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Drouin trade request creates buzz at AHL arenas

by Joe Yerdon

ROCHESTER, N.Y. -- When Jonathan Drouin took the ice for Syracuse on Monday afternoon for its American Hockey League game against Rochester at Blue Cross Arena, the attendance was announced at 5,540, but that number didn't include the many NHL scouts here hoping to get a good read on him.

The Tampa Bay Lightning sent Drouin down to their AHL affiliate on Jan. 2. The next day, Drouin's agent, Allan Walsh, made public that his client in November had asked to be traded, and NHL scouts have attended Syracuse games in droves ever since.

Eight NHL scouts were listed as in attendance Monday for the game between Syracuse and Rochester, but others were there on their own to take a look at Drouin, the third pick at the 2013 NHL Draft.

"I try not to [think about the scouts], it gets in your head a little bit," Drouin said. "You try to focus on your game and the rest will settle itself."

Syracuse coach Rob Zettler said Drouin has fit in with his teammates.

"I see a kid who is really engaged," Zettler said. "I see him having some fun, I see him having some fun with his teammates. I asked him what he did yesterday, he said, 'I was just hanging out with the boys.' He's engaged, he seems to be having some fun with his teammates, and we're winning some hockey games, so I think he's having some fun."

Drouin didn't have any points and was called for slashing late in the first period of Syracuse's 2-1 win, but he showed the abilities that have other NHL teams at the very least intrigued by a potential trade with Tampa Bay.

Late in the third period, Drouin corralled the puck at center ice, accelerated into the offensive zone, skated around a defender, and went in against Rochester goalie Nathan Lieuwen. Even though Lieuwen made the save, Drouin's abilities to change the game were apparent.

"He's been really good," Zettler said. "I thought he was really good tonight. He got denied in the third period on an unreal rush. I thought he broke up a lot of plays on the backcheck coming back hard to break up their plays in the neutral zone. I thought he was really good."

Plays when Drouin uses his speed, like his chance against Lieuwen, are why other NHL teams are eager to get a look at him and perhaps take a chance at acquiring him in a trade.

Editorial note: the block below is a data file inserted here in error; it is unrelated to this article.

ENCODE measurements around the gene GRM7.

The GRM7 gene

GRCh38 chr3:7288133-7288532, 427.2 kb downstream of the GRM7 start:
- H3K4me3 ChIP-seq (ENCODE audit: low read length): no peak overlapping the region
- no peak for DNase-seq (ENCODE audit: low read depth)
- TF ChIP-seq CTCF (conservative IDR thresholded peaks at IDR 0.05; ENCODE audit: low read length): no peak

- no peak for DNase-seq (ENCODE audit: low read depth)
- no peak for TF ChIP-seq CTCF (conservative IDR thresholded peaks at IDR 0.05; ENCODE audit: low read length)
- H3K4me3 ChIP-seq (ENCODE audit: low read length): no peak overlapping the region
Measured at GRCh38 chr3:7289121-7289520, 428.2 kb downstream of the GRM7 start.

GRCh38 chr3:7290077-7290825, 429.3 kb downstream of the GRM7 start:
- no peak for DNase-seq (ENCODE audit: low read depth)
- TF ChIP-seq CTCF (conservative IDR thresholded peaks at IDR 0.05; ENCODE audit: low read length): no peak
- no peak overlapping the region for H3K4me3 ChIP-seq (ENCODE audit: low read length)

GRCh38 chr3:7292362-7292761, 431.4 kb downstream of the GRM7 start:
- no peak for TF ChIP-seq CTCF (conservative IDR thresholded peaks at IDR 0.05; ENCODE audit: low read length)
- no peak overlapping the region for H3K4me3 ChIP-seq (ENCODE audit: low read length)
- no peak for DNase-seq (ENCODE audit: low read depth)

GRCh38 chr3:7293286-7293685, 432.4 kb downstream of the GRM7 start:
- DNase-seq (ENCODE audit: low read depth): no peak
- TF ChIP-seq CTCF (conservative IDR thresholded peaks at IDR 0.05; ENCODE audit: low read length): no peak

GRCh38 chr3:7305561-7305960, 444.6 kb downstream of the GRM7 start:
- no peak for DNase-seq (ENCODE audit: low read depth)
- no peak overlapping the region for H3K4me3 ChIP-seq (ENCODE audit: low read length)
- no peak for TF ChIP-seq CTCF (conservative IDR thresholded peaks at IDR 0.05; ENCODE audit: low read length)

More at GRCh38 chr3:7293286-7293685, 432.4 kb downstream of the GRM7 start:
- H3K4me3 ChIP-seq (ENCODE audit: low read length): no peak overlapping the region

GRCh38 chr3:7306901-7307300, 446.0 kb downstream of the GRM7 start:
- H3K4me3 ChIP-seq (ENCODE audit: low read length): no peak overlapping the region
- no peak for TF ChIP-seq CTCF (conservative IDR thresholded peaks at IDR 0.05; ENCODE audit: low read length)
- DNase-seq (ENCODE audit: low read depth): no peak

"There's certainly a level above," Zettler said. "That's why he was drafted third overall, but some of the small things, the small details he does: Picking the pucks up in stride that aren't on his stick or are in his skates; the ability to make plays in small areas, he's very instinctual that way; some of the passes, the outlet passes he's able to make, are very high-end, obviously. I think overall his game's been good and I just look forward to him growing and growing; he's been fun to work with."

The Jan. 2 demotion was Drouin's first time in the AHL since a conditioning assignment in October 2014, after he missed Lightning training camp because of a broken right thumb. He has six goals and 34 assists in 89 career regular-season games with Tampa Bay.

In seven games with Syracuse this month, Drouin has two goals and an assist, but he said his focus has been more about other aspects of his game.

"I don't really care about points, to be honest," Drouin said. "I came down here to work on my game and make sure I work on the little details. If the points go in, they go in; if they don't, they don't. It's not really what my focus is on; I just want to play my game."

Drouin's time in Syracuse could be viewed as a setback for a player with high expectations and high aspirations, and his trade demand could've made things more difficult upon being sent to the AHL. That apparently couldn't be further from the truth.

"It's fun," Drouin said. "This is a great group of guys. We have a lot of fun down here. Those guys, they want to win. It's the same thing when I come here, we want to win. We've been on a bit of a roll, so I think we're happy with that."

Syracuse has won four of the seven games Drouin has played, including two straight. Even though Drouin's situation is different compared to his AHL teammates, whatever the future has in store for him, whether it be a trade or being recalled by the Lightning, he's prepared for it.

"I don't control anything," Drouin said. "Whenever it happens, it happens, and we'll just go from there."

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